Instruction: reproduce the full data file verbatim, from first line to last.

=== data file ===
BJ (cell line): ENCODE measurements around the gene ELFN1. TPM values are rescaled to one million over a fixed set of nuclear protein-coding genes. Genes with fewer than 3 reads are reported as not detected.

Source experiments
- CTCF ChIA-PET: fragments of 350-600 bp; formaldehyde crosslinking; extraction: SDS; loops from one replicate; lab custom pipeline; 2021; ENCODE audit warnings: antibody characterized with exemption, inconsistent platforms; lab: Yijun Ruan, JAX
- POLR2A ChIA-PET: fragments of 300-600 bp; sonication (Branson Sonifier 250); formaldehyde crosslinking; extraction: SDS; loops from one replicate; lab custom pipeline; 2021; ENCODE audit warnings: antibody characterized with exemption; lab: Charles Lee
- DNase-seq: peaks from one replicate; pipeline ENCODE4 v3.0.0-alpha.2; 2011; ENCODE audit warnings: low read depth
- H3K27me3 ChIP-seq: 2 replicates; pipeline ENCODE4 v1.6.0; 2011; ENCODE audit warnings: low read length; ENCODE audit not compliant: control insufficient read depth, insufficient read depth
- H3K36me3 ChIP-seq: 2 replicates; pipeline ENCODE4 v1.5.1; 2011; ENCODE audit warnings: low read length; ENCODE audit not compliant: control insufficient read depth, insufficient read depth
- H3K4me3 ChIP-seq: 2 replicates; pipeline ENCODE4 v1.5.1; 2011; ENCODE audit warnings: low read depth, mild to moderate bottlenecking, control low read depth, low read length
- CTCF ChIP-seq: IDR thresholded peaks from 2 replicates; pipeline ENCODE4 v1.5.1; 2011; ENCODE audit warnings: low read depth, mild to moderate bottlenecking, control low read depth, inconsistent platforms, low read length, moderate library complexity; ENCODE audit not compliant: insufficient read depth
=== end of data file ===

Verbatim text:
BJ (cell line): ENCODE measurements around the gene ELFN1. TPM values are rescaled to one million over a fixed set of nuclear protein-coding genes. Genes with fewer than 3 reads are reported as not detected.

Source experiments
- CTCF ChIA-PET: fragments of 350-600 bp; formaldehyde crosslinking; extraction: SDS; loops from one replicate; lab custom pipeline; 2021; ENCODE audit warnings: antibody characterized with exemption, inconsistent platforms; lab: Yijun Ruan, JAX
- POLR2A ChIA-PET: fragments of 300-600 bp; sonication (Branson Sonifier 250); formaldehyde crosslinking; extraction: SDS; loops from one replicate; lab custom pipeline; 2021; ENCODE audit warnings: antibody characterized with exemption; lab: Charles Lee
- DNase-seq: peaks from one replicate; pipeline ENCODE4 v3.0.0-alpha.2; 2011; ENCODE audit warnings: low read depth
- H3K27me3 ChIP-seq: 2 replicates; pipeline ENCODE4 v1.6.0; 2011; ENCODE audit warnings: low read length; ENCODE audit not compliant: control insufficient read depth, insufficient read depth
- H3K36me3 ChIP-seq: 2 replicates; pipeline ENCODE4 v1.5.1; 2011; ENCODE audit warnings: low read length; ENCODE audit not compliant: control insufficient read depth, insufficient read depth
- H3K4me3 ChIP-seq: 2 replicates; pipeline ENCODE4 v1.5.1; 2011; ENCODE audit warnings: low read depth, mild to moderate bottlenecking, control low read depth, low read length
- CTCF ChIP-seq: IDR thresholded peaks from 2 replicates; pipeline ENCODE4 v1.5.1; 2011; ENCODE audit warnings: low read depth, mild to moderate bottlenecking, control low read depth, inconsistent platforms, low read length, moderate library complexity; ENCODE audit not compliant: insufficient read depth